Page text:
He transitioned then to human rights, long his North Star. “The struggle for human rights overrides all differences of color or nation or language. Those who hunger for freedom, who thirst for human dignity, and who suffer for the sake of justice, they are the patriots of this cause.

“I believe with all my heart that America must always stand for these basic human rights at home and abroad. That is both our history and our destiny.

“America did not invent human rights. In a very real sense, it's the other way around. Human rights invented America. Ours was the first nation in the history of the world to be founded explicitly on such an idea. Our social and political progress has been based on one fundamental principle: the value and importance of the individual. The fundamental force that unites us is not kinship or place of origin or religious preference. The love of liberty is the common blood that flows in our American veins.”

And, finally, the president invoked the Declaration of Independence and reminded his fellow citizens that “democracy is always an unfinished creation. Each generation must renew its foundations. Each generation must rediscover the meaning of this hallowed vision in the light of its own modern challenges. For this generation, ours, life is nuclear survival; liberty is human rights; the pursuit of happiness is a planet whose resources are devoted to the physical and spiritual nourishment of its inhabitants.

“I wish to remind all of us, on this occasion — the inauguration of a president — that there is one title in our democracy superior to the one I have just sworn to uphold: that of citizen. So, I ask for your help, your guidance, your investment in this great endeavor, and for your prayers, knowing, as John F. Kennedy said, that ‘here on Earth, God’s work must truly be our own.’” [2]

The president turned to see a standing ovation from the members of Congress assembled. He embraced his wife and children and turned back to wave at the crowd before him. The work was just beginning.


[1] This is heavily based on Carter’s 1980 Convention speech IOTL.

[2] Much of the president’s inaugural address that I have here is based on his Farewell Address in 1981 from OTL. I added the mentions of the economy as they did not thematically fit with his Farewell Address, but I doubt he’d go the entire Inaugural without invoking the present economic situation which is not completely dreadful but remains far from prosperous.

NB: Thank you to @LivingSteam who reminded me about Jack Watson’s role as Chief of Staff at the tail end of the Carter administration IOTL. He is so scarcely mentioned in accounts of the Carter administration that I have to admit he’d escaped my mind once I got into the writing of the timeline. Watson was widely hailed as an effective Chief of Staff, though, and so it seems natural that he’d stay on ITTL. Of course, the dynamics between him and Ham will get interesting, but I wanted to shoutout @LivingSteam for the reminder.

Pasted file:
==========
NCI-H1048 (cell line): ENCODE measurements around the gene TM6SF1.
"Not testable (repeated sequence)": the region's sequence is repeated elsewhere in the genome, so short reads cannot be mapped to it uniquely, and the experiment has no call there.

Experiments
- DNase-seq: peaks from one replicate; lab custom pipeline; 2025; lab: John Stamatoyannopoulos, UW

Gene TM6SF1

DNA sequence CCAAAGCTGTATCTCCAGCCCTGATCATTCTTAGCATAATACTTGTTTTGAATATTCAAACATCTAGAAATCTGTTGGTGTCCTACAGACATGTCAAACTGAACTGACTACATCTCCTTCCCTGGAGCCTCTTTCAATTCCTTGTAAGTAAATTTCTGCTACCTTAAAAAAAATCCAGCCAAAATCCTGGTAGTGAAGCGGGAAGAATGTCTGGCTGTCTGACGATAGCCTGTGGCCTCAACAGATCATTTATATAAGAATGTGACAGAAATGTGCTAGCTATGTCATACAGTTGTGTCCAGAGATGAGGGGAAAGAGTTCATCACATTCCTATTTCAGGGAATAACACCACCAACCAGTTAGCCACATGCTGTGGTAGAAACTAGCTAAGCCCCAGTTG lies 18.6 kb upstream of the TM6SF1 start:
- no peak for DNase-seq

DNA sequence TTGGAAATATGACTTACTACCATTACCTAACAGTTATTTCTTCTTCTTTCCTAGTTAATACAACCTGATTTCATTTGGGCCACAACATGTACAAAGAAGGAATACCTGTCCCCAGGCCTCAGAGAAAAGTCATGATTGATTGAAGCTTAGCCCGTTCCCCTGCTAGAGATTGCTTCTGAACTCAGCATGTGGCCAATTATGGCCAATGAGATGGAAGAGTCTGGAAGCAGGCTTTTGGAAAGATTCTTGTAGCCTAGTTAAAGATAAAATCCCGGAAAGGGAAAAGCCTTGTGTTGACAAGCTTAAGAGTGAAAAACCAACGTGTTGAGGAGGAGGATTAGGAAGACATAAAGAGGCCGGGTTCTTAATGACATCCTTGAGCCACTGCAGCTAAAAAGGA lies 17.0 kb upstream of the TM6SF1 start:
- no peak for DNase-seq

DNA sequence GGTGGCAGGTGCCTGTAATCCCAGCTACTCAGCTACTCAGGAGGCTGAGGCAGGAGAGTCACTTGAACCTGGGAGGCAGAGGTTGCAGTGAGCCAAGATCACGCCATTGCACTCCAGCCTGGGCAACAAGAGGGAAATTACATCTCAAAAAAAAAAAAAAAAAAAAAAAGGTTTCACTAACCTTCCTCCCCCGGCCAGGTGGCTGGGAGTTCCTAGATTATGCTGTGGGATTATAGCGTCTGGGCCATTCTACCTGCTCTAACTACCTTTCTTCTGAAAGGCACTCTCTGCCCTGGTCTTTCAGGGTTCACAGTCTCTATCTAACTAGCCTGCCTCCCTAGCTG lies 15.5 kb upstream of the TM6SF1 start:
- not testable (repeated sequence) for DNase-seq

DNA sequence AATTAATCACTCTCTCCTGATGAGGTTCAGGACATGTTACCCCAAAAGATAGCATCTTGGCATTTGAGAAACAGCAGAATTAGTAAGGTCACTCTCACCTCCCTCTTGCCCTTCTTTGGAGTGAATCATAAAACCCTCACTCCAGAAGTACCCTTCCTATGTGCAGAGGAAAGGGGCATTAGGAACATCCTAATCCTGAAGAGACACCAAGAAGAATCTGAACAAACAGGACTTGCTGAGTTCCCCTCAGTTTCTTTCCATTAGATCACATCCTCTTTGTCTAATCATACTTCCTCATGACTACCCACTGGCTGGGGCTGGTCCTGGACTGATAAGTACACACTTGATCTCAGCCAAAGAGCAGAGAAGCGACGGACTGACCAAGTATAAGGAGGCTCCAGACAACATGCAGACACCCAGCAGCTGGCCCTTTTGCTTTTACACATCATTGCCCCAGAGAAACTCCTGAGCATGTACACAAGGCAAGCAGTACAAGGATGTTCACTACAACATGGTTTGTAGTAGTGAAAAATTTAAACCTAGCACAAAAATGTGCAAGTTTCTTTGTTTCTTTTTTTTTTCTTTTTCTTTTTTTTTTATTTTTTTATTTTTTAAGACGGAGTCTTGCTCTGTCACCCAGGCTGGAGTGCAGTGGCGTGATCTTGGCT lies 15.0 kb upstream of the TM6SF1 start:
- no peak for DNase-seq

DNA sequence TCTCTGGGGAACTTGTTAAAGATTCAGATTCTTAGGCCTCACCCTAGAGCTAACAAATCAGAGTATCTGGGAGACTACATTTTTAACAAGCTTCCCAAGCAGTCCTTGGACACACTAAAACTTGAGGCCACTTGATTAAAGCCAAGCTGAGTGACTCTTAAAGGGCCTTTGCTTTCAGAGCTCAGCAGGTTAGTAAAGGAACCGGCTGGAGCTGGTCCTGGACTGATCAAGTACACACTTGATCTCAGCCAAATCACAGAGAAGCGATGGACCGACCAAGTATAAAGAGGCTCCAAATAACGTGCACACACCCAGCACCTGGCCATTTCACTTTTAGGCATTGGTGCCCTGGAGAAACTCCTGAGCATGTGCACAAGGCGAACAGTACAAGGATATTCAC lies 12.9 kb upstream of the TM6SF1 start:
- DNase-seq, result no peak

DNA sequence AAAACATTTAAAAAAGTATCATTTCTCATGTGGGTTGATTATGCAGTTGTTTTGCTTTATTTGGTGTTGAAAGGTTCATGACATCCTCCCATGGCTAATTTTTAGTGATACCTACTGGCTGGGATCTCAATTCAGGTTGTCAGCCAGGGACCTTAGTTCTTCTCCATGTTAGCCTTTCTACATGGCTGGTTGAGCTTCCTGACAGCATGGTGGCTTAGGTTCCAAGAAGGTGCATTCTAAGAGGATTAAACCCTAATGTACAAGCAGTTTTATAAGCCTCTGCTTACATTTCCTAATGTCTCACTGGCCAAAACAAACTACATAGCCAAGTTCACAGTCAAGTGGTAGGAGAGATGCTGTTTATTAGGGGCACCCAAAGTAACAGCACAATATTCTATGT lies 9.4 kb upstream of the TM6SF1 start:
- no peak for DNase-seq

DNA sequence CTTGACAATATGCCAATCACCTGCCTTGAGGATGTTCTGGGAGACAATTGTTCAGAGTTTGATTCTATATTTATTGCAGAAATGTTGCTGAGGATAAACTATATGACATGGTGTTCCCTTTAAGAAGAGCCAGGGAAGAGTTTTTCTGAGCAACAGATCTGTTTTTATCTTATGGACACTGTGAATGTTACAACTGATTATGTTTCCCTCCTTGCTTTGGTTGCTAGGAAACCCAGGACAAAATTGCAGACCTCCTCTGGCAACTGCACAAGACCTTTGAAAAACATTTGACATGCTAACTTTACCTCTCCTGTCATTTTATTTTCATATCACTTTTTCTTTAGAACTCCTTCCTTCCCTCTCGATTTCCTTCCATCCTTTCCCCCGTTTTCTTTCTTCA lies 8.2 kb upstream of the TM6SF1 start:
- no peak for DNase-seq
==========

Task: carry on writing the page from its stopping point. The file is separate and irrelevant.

It is a great honor to have received such recognition. The credit must be given to the poster who made me aware of Jack Watson in the first place, which may have been as far back as 2017. Great chapter. I will have to reread this more before I can add some additional thoughts.
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Carter-led Democrat Centrism combined with a defeated Reaganism is one factor.
Definitely. A lot of pop culture from the 80s was either reinforcing or a backlash to the Reagan phenomenon. Creatives from the time period have been very clear about that in retrospect how much the Reagan Revolution affected culture and the arts.
Definitely. A lot of pop culture from the 80s was either reinforcing or a backlash to the Reagan phenomenon. Creatives from the time period have been very clear about that in retrospect how much the Reagan Revolution affected culture and the arts.
Films like Pretty In Pink are probably more popular in the world of Jimmy Two.
Given the close margins of OTL's 1980 Arkansas Governor's Race, I'm extremely surprised the Clinton managed to not pull it out, especially with Carter's coattails. A lot of the 1980 Senate results were extremely close, and the Dems could "pick up" as many as ten seats based on the margins. I especially wonder if a close Indiana, even it it's a loss, keeps Bayh's political drive going; he would be an excellent guy to have around a Carter government if he lost.
It does make me wonder what John Hughes does with his films in the 80s. A lot of his films in OTL are seen as reflections of the Reagan Era, with Jimmy getting a second term. I wonder what kind of films he makes.

It's likely he does more films in the vein of Pretty In Pink and Ferris Bueller rather than Breakfast Club and Sixteen Candles. Considering that feeling of American Malaise continues rather than ITS MORNING AGAIN IN AMERICA ( coughs. )